On Thursday, the Vindicator made it widely known that Downtown Youngstown has a logo that it distributes to its businesses. Personally, I think they could’ve been a little more imaginative, like including an outline of the city on top, but nonetheless it is a start.
It also made me think where downtown can go from there, and I realized a solution that could serve as an immsense testament to the committment and unity businesses have to downtown: an official organization and website.
In the past, Vindy articles have reported on generally loose affiliations downtown businesses have with each other. If the businesses downtown come together and form an official association, where they’re all in dialogue together on what can be done to help downtown, it would demonstrate a great degree of professionalism.
Secondly, the organization should definitely form a website, and one that is fairly well publicized to the business community. There are a few websites with business resources, namely the CIC site, but the CIC site, in addition to being relatively unknown outside of people who are involved with downtown, also serves only as an owner of downtown buildings, though it is no secret they are all supporters of everything downtown. This organization I’m talking about, on the other hand, is comprised of business owners, and on their site could offer information on existing businesses, as well as leasing info, events in the city, and comments from owners on why they’re located downtown and what sets it apart from other places to have a business.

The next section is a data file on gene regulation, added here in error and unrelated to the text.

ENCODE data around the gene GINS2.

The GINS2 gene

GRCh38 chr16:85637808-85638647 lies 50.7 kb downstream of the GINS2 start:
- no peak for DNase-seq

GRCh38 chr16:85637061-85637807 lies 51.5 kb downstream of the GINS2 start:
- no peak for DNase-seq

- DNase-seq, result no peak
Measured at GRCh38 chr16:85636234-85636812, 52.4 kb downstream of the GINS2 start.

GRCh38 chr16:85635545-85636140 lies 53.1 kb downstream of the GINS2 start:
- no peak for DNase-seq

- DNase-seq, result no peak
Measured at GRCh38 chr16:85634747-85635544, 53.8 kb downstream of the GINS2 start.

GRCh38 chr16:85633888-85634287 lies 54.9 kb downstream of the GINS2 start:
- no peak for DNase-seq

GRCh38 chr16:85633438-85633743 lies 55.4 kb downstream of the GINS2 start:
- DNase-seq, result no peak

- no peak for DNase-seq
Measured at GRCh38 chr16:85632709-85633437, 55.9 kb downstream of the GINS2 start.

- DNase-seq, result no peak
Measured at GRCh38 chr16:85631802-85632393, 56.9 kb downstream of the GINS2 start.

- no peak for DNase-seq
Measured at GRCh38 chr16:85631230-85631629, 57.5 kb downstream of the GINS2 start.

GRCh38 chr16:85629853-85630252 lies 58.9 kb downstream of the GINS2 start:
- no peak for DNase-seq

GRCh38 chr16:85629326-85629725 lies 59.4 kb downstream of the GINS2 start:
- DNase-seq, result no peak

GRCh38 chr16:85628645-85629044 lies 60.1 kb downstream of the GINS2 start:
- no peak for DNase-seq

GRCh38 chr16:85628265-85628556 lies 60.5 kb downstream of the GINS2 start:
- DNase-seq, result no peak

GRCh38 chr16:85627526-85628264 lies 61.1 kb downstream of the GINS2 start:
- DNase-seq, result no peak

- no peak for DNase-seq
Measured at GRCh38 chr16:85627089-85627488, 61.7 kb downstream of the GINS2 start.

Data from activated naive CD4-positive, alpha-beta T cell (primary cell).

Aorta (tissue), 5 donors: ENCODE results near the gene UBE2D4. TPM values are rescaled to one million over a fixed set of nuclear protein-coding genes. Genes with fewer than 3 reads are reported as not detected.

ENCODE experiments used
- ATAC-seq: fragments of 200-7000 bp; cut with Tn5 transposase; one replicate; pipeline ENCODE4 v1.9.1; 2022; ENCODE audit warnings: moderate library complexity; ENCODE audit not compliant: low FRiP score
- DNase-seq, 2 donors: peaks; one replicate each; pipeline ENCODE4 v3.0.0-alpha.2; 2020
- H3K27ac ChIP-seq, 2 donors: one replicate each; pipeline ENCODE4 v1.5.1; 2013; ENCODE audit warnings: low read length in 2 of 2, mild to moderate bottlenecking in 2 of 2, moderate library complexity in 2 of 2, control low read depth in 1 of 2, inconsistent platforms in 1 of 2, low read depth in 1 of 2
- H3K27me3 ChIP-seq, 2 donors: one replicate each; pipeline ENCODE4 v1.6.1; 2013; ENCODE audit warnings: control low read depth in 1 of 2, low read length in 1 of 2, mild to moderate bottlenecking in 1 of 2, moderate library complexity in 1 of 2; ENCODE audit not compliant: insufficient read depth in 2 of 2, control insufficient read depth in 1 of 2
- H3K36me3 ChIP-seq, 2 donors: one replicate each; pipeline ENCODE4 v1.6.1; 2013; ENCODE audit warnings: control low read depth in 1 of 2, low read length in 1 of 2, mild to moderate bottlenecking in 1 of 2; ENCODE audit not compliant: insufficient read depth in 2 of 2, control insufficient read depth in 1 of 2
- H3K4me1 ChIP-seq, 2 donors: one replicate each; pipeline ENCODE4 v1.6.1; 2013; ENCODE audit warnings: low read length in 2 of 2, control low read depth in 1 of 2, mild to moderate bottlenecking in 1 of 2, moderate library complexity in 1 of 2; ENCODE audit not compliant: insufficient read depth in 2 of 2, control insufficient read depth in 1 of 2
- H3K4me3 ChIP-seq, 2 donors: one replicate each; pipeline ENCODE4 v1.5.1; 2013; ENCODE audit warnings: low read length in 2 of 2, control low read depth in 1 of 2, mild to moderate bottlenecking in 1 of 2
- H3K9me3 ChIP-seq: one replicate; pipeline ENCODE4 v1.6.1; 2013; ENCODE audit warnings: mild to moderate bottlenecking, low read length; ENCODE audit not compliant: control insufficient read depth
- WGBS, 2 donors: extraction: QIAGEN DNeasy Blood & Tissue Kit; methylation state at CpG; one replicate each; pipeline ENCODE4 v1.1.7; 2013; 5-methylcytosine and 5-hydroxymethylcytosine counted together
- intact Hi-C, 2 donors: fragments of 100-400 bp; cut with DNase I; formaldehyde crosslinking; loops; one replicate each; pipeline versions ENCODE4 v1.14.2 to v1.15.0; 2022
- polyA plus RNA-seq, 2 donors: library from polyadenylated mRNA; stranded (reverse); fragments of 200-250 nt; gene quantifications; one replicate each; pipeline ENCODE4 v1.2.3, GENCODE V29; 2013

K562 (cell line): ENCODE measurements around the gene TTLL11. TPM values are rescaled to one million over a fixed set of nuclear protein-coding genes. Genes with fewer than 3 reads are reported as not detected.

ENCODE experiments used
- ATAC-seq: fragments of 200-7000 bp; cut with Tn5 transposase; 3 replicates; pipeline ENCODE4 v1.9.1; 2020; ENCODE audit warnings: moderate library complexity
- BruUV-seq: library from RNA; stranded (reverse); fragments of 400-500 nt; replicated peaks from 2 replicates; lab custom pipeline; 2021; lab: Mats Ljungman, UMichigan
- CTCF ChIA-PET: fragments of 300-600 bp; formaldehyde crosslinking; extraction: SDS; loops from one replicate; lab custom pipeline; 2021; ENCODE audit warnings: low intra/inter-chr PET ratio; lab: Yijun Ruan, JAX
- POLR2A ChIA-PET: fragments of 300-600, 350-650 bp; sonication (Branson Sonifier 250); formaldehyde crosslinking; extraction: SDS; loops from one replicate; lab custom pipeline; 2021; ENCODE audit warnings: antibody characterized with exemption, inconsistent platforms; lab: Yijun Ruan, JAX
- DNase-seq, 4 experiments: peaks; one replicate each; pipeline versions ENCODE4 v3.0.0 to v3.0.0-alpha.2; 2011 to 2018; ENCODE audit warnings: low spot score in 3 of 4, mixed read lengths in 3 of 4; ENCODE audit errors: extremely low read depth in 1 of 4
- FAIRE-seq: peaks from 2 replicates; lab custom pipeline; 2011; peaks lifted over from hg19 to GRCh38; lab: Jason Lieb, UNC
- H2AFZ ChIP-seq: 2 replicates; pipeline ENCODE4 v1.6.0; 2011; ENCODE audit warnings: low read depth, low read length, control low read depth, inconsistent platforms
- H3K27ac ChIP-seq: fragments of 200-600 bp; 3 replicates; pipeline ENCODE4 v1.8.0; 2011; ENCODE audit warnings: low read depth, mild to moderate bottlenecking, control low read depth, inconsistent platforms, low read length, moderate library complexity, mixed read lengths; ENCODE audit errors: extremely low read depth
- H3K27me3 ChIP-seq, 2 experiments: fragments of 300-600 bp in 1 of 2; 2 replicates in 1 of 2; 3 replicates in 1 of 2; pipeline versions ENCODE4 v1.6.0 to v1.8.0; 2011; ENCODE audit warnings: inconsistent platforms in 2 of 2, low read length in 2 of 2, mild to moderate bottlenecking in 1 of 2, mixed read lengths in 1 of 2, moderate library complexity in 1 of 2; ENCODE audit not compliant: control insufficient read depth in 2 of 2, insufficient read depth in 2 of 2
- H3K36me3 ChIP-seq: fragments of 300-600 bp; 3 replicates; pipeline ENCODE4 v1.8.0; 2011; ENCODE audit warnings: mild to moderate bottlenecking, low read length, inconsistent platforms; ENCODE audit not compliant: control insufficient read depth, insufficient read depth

But the organization doesn’t have to exist as merely a website. I’d say a good business alliance would be able to hold meetings, with discussions on what can be improved upon in the city and resolutions they’d wish to bring to the attention of city government. They could also work together in planning events for the public to raise awareness of the area.
While I was looking into this, I want to highlight two excellent example cities: Manchester and Boise. Both these cities offer excellent resources on their website in regards to business information and why businesses should locate there. They also organize events to bring people downtown, and bring services to people in the area. These are but small websites, but with Manchester experiencing a great revival of their downtown area with over 140 businesses, and Boise increasingly rivaling other northwest cities like Seattle and Portland for prominence, a similar organization for downtown Youngstown would undoubtedly help our cause in reforming downtown.
See for yourself. Check out Manchester’s site, http://www.downtownmanchester.org/default.cfm, and Boise’s, at http://www.downtownboise.org/. They are very impressive, and Youngstown could definitely draw on what they’ve accomplished.
That’s all for now. Go Penguins! Beat Davis!